This joint APEA-VMPEA workshop will center on three related documents: an essay in progress entitled “Landscapes of Desolation” and two syllabi for a course with the same name. The essay is part of a broader attempt to reconsider the role of landscape and “tradition” in the context of environmentally conscious visual and literary culture representing Mainland China (mostly). In general, I am interested in how landscape has come to function as both a privileged way to represent environmental problems in China and also a practical ecocritical mode designed to move people and change behaviors. More specifically, in this essay I consider how specific art historical and cultural influences are used in three interconnected “modes” (the documentary, the trompe l’oeil and the fantastical) of what I am calling the “landscape of desolation” to support this practical ecocritical function. The essay extends some of the ideas I explore in my forthcoming book, Fixing Landscape: A Techno-Poetic History of China’s Three Gorges (Columbia, December 2018), but it emerges more directly from my experiences teaching an upper division seminar on literary and visual responses to environmental degradation in China and Taiwan. For the seminar meeting, I look forward to discussing both the article and also my experience in moving between teaching and researching. As you will see, there is significant overlap between the course materials and the primary and secondary sources I use in the article. The earliest version of this article predates these courses, though the current version really emerged out of my experiences teaching this seminar in the winter of 2016 and again in the winter of 2018.

The paper is available directly below, or at this link. If you have not received the password, or have questions about accessibility, please feel free to contact Nancy P. Lin (nancyplin@uchicago.edu).

This event is sponsored by the Committee on Chinese Studies at the Center for East Asian Studies

Tuesday, May 1,  5:00 – 7:00 pm, CWAC 157

Persons with concerns regarding accessibility please contact Nancy P. Lin (nancyplin@uchicago.edu)

March 9, Deng Fei

Friday, March 9,  4:30 – 6:30 pm, CWAC 152

Popularized Landscapes: Pictures of Landscape in Tombs in Yuan China (1271—1368)

Professor Deng Fei

Associate Professor, National Institute for Advanced Humanistic Studies, Fudan University | Visiting Scholar, Harvard-Yenching Institute

Landscape painting on the north wall in Feng Daozhen’s tomb (1265) found in Datong, Shanxi

Landscape painting is generally recognized as the major category within China’s painting tradition. The visual representation of nature not only appears in art from above the ground, but also in tomb decorations under the earth. Many tombs, which depict images of landscape on their interior walls, have been found in North China during the thirteenth and fourteenth centuries. This talk will address these materials and answer the following question: why were these pictures chosen to surround the deceased? The study will investigate various pictorial contents of the landscape paintings as well as multiple roles and meanings they assumed. By considering landscape not simply as an object to be seen, but as an instrument of cultural force, I hope to probe the cultural, social, and religious environments in which the landscape motifs were developed.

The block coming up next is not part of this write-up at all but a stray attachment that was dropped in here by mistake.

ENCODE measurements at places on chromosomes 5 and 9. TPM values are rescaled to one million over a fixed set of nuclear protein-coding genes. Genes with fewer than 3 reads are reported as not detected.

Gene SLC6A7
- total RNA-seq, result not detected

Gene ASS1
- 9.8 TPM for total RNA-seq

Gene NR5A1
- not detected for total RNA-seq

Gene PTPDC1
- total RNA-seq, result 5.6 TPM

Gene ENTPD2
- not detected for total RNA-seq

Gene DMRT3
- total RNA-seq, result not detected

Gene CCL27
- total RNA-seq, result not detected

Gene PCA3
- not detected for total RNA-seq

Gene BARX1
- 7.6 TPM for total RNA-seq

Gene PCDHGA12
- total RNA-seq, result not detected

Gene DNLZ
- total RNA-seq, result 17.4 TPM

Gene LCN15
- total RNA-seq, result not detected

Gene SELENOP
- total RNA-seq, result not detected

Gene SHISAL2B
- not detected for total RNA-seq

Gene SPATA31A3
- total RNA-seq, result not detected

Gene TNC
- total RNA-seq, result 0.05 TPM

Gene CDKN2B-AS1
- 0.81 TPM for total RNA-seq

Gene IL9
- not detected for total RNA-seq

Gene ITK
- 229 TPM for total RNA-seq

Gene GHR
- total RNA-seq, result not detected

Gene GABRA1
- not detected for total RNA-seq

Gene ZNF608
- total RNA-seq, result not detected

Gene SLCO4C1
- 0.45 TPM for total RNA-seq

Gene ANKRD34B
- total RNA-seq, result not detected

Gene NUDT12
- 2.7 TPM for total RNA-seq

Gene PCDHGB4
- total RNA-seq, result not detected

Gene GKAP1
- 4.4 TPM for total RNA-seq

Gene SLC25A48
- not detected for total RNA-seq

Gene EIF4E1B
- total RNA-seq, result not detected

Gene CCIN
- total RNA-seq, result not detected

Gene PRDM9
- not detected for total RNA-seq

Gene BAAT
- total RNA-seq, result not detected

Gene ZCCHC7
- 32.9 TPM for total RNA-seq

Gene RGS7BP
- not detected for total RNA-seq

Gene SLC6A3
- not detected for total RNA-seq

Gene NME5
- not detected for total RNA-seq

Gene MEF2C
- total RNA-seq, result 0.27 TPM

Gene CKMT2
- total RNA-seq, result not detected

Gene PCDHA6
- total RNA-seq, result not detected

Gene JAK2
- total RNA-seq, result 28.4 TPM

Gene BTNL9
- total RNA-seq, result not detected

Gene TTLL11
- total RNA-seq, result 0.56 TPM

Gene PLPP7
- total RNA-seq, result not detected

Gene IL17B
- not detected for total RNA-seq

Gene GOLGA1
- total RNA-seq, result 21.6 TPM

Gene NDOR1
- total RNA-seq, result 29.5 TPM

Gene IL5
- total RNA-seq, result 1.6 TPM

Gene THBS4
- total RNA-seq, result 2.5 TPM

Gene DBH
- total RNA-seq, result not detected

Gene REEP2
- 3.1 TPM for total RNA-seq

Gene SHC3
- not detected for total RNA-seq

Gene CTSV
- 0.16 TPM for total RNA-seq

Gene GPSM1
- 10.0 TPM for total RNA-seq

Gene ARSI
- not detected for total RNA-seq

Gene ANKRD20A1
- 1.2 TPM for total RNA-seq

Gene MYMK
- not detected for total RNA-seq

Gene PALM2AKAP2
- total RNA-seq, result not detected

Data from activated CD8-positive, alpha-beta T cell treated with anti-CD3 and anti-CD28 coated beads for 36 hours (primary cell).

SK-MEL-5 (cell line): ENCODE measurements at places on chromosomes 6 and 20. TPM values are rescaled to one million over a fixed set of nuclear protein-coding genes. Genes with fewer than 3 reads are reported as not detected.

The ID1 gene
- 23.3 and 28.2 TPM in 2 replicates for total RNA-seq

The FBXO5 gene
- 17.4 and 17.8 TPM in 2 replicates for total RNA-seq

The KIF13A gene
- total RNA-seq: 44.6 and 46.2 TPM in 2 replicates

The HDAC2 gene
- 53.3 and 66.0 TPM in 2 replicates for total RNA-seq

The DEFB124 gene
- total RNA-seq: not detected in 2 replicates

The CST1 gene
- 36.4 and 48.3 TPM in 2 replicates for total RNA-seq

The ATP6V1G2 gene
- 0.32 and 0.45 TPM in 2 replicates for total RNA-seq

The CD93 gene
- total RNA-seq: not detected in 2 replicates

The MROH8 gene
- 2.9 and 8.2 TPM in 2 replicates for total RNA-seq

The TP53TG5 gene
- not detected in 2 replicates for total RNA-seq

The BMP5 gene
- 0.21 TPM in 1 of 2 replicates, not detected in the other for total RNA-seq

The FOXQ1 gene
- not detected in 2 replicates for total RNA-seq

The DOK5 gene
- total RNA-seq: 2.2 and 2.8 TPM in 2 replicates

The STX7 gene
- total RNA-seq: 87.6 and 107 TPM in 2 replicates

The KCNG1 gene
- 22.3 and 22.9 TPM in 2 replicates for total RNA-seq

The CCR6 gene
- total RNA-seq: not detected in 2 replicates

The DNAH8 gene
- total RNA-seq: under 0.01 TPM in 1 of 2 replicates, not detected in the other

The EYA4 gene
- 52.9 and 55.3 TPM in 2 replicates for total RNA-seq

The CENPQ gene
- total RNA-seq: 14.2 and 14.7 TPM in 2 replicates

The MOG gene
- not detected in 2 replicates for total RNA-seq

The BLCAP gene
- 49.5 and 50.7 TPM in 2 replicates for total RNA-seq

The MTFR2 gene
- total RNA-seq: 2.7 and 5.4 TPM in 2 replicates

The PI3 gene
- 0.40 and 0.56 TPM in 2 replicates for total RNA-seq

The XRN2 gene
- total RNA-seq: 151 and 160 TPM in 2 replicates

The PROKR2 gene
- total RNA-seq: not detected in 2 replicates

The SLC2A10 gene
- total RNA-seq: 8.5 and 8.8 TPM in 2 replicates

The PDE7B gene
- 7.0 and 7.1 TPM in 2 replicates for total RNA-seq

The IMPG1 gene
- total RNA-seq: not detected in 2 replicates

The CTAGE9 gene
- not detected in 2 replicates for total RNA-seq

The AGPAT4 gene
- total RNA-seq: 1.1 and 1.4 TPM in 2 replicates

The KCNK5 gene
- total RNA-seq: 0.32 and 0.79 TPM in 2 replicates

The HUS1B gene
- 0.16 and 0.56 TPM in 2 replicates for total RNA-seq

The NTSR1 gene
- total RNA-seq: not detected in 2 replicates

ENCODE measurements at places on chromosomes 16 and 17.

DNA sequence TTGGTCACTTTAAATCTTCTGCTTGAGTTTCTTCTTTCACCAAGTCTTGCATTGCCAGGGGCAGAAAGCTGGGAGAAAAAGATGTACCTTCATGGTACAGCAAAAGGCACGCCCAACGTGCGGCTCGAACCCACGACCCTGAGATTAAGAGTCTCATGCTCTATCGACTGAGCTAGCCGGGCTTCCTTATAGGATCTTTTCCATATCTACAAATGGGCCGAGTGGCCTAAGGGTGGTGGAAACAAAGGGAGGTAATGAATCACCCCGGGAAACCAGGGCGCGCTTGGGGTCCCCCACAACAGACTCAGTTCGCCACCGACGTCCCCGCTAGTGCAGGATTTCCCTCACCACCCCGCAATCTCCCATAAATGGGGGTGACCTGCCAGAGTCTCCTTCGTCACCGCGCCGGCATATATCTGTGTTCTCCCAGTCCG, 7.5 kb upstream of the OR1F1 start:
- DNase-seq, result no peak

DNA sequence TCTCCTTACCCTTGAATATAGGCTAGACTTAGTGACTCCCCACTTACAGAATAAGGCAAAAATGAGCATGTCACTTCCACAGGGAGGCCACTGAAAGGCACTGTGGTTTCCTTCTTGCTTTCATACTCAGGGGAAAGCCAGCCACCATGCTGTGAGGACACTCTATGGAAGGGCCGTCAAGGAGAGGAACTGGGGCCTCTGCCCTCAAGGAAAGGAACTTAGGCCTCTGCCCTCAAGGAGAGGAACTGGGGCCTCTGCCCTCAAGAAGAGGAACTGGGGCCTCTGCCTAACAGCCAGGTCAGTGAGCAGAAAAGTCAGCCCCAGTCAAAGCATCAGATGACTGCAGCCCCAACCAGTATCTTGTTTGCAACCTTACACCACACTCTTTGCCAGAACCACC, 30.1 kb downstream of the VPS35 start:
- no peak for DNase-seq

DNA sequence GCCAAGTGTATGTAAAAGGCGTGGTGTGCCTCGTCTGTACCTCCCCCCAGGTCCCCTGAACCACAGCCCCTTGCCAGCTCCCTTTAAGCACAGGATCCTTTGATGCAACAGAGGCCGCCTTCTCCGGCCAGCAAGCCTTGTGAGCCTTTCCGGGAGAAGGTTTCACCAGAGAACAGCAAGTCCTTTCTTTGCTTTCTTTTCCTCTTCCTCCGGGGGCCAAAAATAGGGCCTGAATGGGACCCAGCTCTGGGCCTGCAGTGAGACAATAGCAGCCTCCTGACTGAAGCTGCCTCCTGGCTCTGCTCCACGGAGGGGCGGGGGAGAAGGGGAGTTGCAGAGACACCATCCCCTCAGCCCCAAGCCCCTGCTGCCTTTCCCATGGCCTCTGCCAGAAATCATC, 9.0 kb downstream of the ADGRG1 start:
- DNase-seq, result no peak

Friday, March 9,  4:30 – 6:30 pm, CWAC 152

Persons with concerns regarding accessibility please contact Nancy P. Lin (nancyplin@uchicago.edu)

Feb. 1, Zhiyan Yang

Thursday, February 1,  5:00 – 7:00 pm, CWAC 152  (Please note the special day and time)

When Recent Past Became New History: Learning from a Historical Survey (1987-1991) of Modern Architecture in China

Zhiyan Yang

Department of Art History, University of Chicago

”International Bridge in Tientsin,” an index label from The Architectural Heritage of Modern China: Tianjin中国近代建築総覧総覧:天津篇 (1989)

From 1987 to 1991, a team comprised of both Chinese and Japanese architectural historians collaborated to survey the existing architecture built in between 1840s and 1940s among eighteen Chinese cities and compiled an extensive list of data. Known as the Comprehensive Study of Modern Architecture in China 中国近代建筑总览, the project has reinvigorated the field and remained foundational to this day. I argue that it is unique not only as a corpus of documentation, but also as a historic event in itself. The nature of the collaboration cultivated a changing attitude towards China’s architectural heritages, revealing negotiations between different cultural, linguistic, and historiographical traditions. By unfolding the processes of knowledge production, comparing publications from both the Chinese and Japanese sides, and questioning the historical connotations and intricacies behind them, I hope to shed new light on how the Chinese architectural world understood and adapted to the new challenges by reconsidering its recent architectural past as a critical site for modernization. Analyzing both text and image through a comparative perspective, I will also explain the project against background of a globalizing contemporary architectural culture in the 1980s and explore why this particular history has had a broader intellectual and social impact on the entire region of East Asia.

Thursday, February 1,  5:00 – 7:00 pm, CWAC 152

Persons with concerns regarding accessibility please contact Nancy P. Lin (nancyplin@uchicago.edu)